In this study it is reported that it can also reduce the risk of fractures and it is predicted that it will be used as a supportive therapy in future treatment plans.
Vitamin D is important for brain development, mature brain activity and is associated with may neurological diseases, the findings have indicated.
The authors of the review believe that because of the growth of global population and improvement of the average lifespan, prevalence of neurological disorders is increasing. They say the scientific community remains focused on the research of treatment and prevention of brain ageing.
Previous studies have found that lower serum concentrations of vitamin D seems to be associated with psychiatric disorders such as depression, bipolar disorder and schizophrenia as well as neurological disorders including neurodegenerative disorders such as dementia or PD. Consequently, it has been put forward that maintaining adequate vitamin D serum concentration might avoid disease onset and possibly improve clinical outcomes.
The researchers say the findings of this review are of specific interest and wrote: “Vitamin D deficiency seems to be related to disease severity and disease progression. Additionally, fall risk has been associated with lower vitamin D levels in PD. However, while the association with motor symptoms seems to be possible, results of studies investigating the association with non-motor symptoms are conflicting.”
PD is the second most common neurogenerative disorder and oxidative stress represents one of the etiopathogenetic pathways or crossing points of PD. The role of vitamin D in PD has been widely studied and lower levels might be responsible contributing to the development of the disease but the specific action of the vitamin protecting against the disease is not clear.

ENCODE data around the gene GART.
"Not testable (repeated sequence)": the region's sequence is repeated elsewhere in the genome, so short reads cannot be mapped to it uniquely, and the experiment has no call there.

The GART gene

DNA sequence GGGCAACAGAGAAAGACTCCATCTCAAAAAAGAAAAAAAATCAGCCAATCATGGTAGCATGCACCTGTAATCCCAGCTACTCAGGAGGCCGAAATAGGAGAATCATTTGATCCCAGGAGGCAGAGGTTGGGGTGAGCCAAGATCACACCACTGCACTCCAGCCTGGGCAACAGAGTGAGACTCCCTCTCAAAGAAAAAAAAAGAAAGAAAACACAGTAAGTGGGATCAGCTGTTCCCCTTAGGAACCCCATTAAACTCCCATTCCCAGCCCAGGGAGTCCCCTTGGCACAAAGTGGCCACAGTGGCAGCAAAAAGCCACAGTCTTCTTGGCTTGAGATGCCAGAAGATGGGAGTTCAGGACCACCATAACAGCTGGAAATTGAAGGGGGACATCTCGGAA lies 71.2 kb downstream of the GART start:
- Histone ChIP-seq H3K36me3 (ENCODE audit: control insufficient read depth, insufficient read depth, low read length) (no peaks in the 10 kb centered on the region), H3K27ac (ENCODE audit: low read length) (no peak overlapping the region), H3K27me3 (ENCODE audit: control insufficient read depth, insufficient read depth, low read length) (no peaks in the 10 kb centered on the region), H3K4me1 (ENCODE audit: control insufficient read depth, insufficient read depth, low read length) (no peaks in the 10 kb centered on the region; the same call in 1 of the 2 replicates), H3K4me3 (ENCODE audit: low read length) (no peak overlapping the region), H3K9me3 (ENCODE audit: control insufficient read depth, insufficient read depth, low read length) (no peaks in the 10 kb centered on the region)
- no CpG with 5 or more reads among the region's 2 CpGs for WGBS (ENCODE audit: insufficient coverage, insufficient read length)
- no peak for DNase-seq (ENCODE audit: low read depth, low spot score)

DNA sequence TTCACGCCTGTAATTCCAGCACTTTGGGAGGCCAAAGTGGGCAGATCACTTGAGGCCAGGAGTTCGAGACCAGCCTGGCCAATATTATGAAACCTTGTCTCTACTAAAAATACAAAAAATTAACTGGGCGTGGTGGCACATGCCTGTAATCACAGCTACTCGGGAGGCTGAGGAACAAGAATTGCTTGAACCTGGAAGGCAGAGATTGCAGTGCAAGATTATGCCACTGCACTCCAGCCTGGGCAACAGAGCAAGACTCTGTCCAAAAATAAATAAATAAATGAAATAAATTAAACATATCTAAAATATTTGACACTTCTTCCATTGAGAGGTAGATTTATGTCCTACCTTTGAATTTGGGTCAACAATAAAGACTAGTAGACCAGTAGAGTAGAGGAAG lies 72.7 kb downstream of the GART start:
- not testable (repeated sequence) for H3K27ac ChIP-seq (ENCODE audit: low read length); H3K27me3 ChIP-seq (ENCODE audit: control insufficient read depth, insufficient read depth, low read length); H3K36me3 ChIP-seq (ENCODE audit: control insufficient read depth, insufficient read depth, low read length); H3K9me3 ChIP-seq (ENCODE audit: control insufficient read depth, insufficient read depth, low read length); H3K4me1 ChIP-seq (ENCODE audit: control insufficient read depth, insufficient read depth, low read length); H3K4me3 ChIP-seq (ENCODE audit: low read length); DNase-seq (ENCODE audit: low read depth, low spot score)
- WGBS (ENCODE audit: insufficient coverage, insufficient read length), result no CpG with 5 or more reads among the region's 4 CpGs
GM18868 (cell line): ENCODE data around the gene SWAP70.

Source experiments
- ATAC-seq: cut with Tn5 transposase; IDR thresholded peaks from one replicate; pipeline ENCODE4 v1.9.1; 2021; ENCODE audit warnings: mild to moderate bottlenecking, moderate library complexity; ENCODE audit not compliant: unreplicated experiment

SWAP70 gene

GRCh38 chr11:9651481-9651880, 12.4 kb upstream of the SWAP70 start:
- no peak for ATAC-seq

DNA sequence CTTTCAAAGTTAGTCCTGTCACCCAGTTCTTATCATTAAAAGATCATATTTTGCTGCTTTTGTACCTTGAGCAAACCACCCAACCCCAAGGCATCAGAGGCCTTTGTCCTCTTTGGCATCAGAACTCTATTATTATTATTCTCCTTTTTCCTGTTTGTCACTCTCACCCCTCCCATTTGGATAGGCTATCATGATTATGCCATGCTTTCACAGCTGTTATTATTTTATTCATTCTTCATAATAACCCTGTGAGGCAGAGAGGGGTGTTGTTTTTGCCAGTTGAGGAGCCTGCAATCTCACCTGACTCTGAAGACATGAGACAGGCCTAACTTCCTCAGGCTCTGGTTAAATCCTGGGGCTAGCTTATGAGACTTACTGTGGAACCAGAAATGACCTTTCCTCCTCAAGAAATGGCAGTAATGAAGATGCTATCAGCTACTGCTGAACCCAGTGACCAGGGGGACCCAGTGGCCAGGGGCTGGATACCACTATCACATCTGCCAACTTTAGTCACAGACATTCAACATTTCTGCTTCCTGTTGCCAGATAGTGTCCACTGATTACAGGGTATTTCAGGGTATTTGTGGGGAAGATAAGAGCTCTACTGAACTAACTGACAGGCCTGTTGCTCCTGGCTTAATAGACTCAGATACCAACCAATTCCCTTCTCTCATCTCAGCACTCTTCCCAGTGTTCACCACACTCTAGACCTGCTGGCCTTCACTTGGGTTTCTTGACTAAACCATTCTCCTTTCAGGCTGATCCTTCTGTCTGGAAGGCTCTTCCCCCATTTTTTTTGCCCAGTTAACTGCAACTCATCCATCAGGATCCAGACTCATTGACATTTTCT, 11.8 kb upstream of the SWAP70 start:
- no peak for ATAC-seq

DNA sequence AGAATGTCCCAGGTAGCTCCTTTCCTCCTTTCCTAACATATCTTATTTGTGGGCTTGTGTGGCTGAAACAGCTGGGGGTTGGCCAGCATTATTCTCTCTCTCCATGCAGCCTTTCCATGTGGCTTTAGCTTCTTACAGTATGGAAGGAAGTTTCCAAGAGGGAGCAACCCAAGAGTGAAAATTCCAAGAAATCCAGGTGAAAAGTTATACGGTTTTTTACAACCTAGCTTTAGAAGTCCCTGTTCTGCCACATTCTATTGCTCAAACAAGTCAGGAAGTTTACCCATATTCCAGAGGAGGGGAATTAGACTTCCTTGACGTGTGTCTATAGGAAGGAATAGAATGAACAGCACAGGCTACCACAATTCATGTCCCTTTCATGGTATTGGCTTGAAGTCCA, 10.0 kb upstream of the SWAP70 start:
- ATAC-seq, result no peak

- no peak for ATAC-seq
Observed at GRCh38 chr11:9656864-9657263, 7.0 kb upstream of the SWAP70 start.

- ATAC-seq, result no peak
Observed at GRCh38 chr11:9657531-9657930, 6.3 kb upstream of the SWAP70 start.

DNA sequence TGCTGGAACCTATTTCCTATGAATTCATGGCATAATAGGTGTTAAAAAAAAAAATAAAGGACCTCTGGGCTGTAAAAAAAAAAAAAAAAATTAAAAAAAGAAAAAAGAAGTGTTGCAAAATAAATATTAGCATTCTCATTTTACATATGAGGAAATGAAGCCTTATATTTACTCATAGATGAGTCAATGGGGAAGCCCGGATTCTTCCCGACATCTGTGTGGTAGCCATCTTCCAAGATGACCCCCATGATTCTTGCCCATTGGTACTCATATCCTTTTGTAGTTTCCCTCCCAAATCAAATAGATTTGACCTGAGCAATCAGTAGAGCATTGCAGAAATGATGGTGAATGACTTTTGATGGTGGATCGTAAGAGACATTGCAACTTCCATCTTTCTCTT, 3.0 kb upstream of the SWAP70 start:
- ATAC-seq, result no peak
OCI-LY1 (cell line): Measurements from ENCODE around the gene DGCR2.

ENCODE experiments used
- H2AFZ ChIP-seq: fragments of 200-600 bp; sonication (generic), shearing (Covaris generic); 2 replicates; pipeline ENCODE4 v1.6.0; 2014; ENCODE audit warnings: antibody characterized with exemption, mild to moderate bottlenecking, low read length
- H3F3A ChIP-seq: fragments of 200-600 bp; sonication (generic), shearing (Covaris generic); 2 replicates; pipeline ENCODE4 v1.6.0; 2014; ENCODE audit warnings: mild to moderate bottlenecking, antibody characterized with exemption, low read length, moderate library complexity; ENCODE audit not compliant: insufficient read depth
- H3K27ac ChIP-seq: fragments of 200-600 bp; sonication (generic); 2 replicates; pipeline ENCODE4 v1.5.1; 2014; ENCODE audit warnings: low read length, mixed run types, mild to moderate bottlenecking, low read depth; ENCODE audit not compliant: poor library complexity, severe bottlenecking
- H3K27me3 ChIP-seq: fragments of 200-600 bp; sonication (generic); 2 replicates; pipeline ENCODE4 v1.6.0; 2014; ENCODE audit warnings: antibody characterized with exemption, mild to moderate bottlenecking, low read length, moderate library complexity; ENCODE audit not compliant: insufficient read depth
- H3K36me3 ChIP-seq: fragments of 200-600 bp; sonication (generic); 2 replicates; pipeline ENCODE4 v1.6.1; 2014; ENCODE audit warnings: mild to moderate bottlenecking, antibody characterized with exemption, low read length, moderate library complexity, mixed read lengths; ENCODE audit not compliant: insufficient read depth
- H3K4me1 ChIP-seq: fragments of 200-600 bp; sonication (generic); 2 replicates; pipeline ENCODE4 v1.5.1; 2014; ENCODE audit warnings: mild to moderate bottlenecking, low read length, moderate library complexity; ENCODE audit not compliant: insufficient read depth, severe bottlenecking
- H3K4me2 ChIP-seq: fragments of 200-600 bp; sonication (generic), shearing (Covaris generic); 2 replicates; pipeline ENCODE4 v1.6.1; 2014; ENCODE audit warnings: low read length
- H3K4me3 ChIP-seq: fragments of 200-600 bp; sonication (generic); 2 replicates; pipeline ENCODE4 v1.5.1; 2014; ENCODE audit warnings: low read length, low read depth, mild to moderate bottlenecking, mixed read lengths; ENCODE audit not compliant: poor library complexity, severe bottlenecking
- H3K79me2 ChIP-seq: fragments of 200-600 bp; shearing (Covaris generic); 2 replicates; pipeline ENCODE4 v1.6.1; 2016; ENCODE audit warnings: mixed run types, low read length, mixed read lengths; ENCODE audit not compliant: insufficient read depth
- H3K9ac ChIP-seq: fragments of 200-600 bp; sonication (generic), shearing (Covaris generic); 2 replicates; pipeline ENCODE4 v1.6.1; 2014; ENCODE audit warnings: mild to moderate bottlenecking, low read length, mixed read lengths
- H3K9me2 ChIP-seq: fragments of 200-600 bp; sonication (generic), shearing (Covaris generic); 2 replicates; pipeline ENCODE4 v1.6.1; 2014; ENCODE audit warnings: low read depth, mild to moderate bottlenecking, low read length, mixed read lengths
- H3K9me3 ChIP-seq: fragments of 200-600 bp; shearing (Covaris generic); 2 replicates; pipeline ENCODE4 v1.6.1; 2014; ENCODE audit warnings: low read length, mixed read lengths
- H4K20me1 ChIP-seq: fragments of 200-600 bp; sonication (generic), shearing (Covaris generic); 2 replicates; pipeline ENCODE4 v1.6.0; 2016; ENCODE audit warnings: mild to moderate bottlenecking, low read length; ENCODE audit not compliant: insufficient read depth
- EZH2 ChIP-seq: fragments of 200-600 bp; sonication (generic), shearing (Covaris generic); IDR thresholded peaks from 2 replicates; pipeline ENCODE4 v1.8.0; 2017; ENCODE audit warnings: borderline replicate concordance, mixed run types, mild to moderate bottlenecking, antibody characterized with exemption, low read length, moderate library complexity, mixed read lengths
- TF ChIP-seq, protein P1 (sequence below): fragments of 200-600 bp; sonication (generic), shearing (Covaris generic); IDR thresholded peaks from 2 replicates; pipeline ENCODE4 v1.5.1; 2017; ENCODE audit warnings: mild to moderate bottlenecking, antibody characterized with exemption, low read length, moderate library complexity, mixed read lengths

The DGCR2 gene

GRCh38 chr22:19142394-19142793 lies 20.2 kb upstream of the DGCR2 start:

The researchers noted that vitamin D has antioxidant effects reducing the formation of free radicals and said that a neuroprotective effect is likely and consequently might reduce progression towards neurodegenerative process.
“Many attempts have been made in order to address a crucial unmet demand in the management of PD; the discovery of a drug potentially able to slow down, stop or reverse the process of neurodegeneration. As a consequence, inadequate vitamin D status could lead to a loss of dopaminergic neurons in the brain, and therefore could contribute to development of PD. Reduced concentration of vitamin D in PD patients compared to those of sex and age matched healthy controls, has been described. However, considering the positive balance between potential benefits against its limited risks. Vitamin D for PD patients will probably be considered in the near future if further confirmed in clinical studies,” they concluded.
The review found that it is not yet proven if the supplement could be an appropriate support to pharmacological and rehabilitative therapy in PD patients but the researchers added: "Though insufficient evidence is available to introduce vitamin D as supportive therapy in PD patients, considering its limited risks, we are confident enough to insinuate, as a dietary intervention, that vitamin D supplementation would act at three different levels:
1) to improve public health considering its possible role in brain development and its influence in pathogenesis of many neurological disorders including PD
2) slowing down the worsening of some PD symptoms and
3) finally, considering the increased risk of falls during disease progression, reduce the risk of fracture in PD patients."
The reviewers said considering the positive balance between the potential benefits against its limited risks, vitamin D supplementation for PD patients will probably be considered in the near future, if further confirmed in clinical studies.
‘Vitamin D and Parkinson’s Disease’
Authors: Antonia Pignolo et al